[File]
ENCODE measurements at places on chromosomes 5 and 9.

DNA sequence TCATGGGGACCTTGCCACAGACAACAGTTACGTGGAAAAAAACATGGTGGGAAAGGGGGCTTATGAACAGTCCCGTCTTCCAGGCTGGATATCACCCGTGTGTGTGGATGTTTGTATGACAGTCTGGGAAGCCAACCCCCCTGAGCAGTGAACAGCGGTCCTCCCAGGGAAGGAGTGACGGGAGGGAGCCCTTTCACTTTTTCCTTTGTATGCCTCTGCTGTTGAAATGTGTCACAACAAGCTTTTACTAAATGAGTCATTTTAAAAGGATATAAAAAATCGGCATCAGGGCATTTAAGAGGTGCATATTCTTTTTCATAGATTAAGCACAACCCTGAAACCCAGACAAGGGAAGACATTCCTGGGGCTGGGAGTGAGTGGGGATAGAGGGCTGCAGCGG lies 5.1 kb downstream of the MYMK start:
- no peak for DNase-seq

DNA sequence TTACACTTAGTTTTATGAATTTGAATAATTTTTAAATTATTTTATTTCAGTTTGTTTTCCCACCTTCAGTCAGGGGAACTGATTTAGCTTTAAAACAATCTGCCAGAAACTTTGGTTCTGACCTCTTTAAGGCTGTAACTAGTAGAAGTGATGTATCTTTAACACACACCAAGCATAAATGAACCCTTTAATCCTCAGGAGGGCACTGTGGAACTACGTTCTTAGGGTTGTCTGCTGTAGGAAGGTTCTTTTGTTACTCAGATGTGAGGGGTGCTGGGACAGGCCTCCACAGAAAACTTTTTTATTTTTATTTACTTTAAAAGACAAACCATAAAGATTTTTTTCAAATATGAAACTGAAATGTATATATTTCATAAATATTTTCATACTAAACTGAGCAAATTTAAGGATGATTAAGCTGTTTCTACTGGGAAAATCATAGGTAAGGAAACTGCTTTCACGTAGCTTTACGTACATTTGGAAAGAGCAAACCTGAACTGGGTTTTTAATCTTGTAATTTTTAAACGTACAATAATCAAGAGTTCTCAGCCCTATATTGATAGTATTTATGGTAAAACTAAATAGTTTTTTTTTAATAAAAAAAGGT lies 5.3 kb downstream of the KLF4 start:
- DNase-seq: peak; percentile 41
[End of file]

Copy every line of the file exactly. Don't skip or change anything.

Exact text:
ENCODE measurements at places on chromosomes 5 and 9.

DNA sequence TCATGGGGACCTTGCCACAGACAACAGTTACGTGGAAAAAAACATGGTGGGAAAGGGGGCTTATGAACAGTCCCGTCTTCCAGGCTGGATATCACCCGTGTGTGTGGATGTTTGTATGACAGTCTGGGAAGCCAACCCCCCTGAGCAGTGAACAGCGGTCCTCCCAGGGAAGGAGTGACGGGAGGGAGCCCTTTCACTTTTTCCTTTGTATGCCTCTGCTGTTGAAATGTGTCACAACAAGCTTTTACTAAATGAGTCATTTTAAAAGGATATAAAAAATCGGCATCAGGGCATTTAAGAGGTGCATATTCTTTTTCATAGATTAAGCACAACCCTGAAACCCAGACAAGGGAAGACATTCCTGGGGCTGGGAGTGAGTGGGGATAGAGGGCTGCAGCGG lies 5.1 kb downstream of the MYMK start:
- no peak for DNase-seq

DNA sequence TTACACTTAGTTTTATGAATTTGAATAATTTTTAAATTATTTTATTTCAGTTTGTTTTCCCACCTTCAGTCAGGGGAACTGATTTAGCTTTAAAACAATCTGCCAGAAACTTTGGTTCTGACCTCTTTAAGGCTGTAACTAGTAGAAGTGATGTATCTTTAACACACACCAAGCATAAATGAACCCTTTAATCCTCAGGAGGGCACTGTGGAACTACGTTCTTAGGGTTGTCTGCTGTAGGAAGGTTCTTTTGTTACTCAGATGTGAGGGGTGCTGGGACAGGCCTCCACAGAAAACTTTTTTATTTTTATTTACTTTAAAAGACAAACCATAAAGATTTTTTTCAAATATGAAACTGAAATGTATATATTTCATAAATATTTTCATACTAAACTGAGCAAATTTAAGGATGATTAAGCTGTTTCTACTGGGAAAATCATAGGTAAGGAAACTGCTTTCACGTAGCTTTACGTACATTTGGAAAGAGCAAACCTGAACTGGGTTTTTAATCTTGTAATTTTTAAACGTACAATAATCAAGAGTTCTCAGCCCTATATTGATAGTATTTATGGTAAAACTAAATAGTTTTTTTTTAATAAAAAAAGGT lies 5.3 kb downstream of the KLF4 start:
- DNase-seq: peak; percentile 41